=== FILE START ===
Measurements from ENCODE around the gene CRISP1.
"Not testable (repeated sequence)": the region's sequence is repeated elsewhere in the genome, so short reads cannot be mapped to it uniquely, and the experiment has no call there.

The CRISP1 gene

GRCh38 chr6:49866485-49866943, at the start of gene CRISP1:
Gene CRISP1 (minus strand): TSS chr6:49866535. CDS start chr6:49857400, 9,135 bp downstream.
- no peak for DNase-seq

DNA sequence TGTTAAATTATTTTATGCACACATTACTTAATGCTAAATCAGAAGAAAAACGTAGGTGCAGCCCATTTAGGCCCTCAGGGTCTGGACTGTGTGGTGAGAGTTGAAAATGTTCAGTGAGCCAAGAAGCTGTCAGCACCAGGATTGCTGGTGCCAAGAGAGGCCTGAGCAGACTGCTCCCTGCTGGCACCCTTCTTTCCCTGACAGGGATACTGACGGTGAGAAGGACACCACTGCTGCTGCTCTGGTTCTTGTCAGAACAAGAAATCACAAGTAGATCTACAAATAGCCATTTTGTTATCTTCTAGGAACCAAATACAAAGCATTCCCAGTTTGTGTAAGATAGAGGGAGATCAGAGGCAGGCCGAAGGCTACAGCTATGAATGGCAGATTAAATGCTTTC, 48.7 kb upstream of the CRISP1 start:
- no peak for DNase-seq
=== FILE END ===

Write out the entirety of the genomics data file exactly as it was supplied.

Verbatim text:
Measurements from ENCODE around the gene CRISP1.
"Not testable (repeated sequence)": the region's sequence is repeated elsewhere in the genome, so short reads cannot be mapped to it uniquely, and the experiment has no call there.

The CRISP1 gene

GRCh38 chr6:49866485-49866943, at the start of gene CRISP1:
Gene CRISP1 (minus strand): TSS chr6:49866535. CDS start chr6:49857400, 9,135 bp downstream.
- no peak for DNase-seq

DNA sequence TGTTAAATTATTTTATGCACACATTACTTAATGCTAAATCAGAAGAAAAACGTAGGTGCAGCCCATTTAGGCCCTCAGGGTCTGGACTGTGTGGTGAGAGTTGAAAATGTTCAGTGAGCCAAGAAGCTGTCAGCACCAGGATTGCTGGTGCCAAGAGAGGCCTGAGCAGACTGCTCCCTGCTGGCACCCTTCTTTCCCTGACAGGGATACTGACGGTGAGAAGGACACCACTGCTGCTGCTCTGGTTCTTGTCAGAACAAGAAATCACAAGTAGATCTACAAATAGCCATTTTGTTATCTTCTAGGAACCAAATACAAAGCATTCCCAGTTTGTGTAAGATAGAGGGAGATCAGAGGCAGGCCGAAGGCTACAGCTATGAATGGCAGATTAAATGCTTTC, 48.7 kb upstream of the CRISP1 start:
- no peak for DNase-seq